I am a Twitter user. I have an application on my computer to use it more easily than on the web. It's my second--the first one bit the dust when I accidentally turned off the power strip and therefore my computer in the middle of using it. I haven't figured out how to fix it, and so I let it go, though I miss some things it could do.
Friday, June 19, 2009
But I use Twitter. Many people, when they find this out, if they even know what Twitter is, ask me about it. Why--isn't it basically the same thing as Facebook (which I also
obsessively devotedly use)? Who cares what people are having for breakfast? Doesn't it take away from "real" realtionships? So here's my explanation.
First: no, it's not the same as Facebook. There are few photos (and you have to click a link to see them), no applications or quizzes, and you are limited to 140 characters. Period. Even in your private messages. It varies from person to person, but I actually have very little overlap between my "friends" on Facebook and my "followers" on Twitter. What overlap there is generally from people I know on FB opening accounts on Twitter, not the other way around. I have one exception--a lovely woman who I "met" on Twitter who I then friended on FB.
Most of the people that are my FB friends I actually know in "real life." Most of my followers/those I'm following on Twitter I do not.
Second: Very few people I know actually use their 140 characters to answer Twitter's question, "What are you doing?" and give you a play-by-play of their activities for the day. If they do, it's because that's what on their mind at the moment and they want to share it in addition to the rest of their more significant "Tweets." People use Twitter to rally to causes, engage in discussion, network, find and give support, "meet" people with similar interests, and break news. Some examples: many people on Twitter (myself included) have bathed our pictures in green in support of the people if Iran; yesterday the Today Show was asking people on Twitter for information about the pilot who died mid-flight; when the toddler of a "mommy blogger" died suddenly of an infection, the news traveled quickly and Twitter lit up with supportive messages.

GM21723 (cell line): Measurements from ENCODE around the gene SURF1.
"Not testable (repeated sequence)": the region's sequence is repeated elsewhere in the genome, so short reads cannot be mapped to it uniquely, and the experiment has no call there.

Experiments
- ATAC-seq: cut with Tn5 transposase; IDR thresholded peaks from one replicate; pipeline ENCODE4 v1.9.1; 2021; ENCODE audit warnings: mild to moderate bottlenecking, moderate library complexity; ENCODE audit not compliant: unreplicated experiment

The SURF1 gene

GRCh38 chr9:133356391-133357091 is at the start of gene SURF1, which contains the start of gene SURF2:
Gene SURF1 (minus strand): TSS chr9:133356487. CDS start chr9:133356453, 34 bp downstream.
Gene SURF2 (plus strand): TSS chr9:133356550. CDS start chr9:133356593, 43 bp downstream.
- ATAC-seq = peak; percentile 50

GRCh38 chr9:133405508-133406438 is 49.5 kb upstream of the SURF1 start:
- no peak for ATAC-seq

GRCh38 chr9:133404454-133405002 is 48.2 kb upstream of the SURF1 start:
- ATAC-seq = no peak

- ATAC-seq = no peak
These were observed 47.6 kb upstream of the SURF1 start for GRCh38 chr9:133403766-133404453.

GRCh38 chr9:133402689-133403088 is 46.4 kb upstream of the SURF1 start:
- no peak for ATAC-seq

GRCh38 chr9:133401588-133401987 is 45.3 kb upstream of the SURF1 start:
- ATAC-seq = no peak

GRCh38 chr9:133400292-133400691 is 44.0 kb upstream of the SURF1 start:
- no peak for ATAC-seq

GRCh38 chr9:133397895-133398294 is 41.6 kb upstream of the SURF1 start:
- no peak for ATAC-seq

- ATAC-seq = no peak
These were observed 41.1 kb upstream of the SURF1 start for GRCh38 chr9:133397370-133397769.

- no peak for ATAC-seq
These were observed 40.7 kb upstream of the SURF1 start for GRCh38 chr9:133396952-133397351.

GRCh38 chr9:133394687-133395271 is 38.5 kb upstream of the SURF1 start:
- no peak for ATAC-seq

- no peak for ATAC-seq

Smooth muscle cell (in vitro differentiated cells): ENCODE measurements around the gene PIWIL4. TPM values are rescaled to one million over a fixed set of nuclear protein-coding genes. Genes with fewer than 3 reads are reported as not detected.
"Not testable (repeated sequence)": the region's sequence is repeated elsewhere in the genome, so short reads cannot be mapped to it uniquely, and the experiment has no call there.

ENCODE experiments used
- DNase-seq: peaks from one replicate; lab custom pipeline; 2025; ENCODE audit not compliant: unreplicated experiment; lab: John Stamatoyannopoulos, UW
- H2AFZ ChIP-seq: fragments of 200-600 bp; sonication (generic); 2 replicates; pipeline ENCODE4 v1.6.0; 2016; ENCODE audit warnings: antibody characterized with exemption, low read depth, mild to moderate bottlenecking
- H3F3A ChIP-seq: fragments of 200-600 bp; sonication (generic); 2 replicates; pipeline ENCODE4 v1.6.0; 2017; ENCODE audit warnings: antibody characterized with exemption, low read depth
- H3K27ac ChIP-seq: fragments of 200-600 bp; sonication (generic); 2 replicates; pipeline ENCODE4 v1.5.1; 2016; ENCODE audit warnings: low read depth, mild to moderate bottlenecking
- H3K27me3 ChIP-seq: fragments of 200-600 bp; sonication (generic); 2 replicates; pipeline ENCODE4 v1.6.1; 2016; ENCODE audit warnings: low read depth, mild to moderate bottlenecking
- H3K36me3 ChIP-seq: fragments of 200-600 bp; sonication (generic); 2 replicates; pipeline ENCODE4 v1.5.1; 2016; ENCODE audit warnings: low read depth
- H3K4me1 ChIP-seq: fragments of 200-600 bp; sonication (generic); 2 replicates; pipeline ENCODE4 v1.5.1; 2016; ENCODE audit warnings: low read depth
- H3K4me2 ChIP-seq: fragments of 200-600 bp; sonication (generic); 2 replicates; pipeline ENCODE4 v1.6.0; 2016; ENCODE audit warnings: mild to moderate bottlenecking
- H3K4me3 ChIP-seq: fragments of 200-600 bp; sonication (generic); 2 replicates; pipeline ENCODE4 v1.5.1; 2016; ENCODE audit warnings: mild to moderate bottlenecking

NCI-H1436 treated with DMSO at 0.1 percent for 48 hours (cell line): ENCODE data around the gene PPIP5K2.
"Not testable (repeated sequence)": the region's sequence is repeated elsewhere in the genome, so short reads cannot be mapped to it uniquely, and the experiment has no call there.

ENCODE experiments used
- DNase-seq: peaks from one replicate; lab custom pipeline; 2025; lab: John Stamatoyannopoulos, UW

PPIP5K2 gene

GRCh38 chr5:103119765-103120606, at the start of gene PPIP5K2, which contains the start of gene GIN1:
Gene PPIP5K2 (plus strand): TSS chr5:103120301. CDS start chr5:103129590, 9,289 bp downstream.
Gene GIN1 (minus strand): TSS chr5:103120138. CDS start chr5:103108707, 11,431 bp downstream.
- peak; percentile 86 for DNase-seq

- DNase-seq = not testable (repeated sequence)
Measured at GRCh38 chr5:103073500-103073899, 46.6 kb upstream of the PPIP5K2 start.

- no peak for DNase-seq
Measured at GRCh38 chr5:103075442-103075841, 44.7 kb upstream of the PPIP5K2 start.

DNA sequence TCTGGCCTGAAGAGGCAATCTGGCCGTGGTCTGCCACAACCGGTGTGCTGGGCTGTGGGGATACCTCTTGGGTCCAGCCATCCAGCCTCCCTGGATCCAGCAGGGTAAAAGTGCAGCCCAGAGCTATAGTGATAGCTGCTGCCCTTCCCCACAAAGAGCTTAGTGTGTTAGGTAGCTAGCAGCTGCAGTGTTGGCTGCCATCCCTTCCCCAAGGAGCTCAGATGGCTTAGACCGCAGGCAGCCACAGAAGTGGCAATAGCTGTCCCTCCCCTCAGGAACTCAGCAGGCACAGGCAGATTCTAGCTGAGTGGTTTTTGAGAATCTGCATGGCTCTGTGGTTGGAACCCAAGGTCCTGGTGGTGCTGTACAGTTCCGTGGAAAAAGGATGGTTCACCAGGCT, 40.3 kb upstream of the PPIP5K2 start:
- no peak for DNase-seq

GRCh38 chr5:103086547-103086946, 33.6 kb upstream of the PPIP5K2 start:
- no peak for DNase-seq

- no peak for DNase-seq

Third: These are relationships. Often I don't even know the real names of the people with whom I tweet, just their usernames, but I include them in prayers, joke and cry with them, ask and give information and opinions. My face-to-face and otherwise real-world relationships come first, as they should. But there are real people behind each avatar and username, and while there are many just on there to get as many followers as possible and feel popular, or to build and market their consulting businesses, there are just as many who are there to connect and interact, and they are all so different!
In my small corner of the world, how much opportunity do I have to daily interact with sexologists, conservative and progressive Christians, Etsy sellers, atheists, celebrities (some do actually reply), politicians, stay-at-home moms, eco-gurus, savvy aunties, news groups, activists, farmers, non-profits, and family members? The people I interact with are all over the country and the world (we often say good morning/afternoon/evening to cover the many time zones) and from so many different viewpoints and places in life, and they just fascinate me!
And apparently, I must interest some of them too: this week I surpassed 1500 followers.
So, in many more than 140 characters, this is why I use Twitter.Sphere: Related Content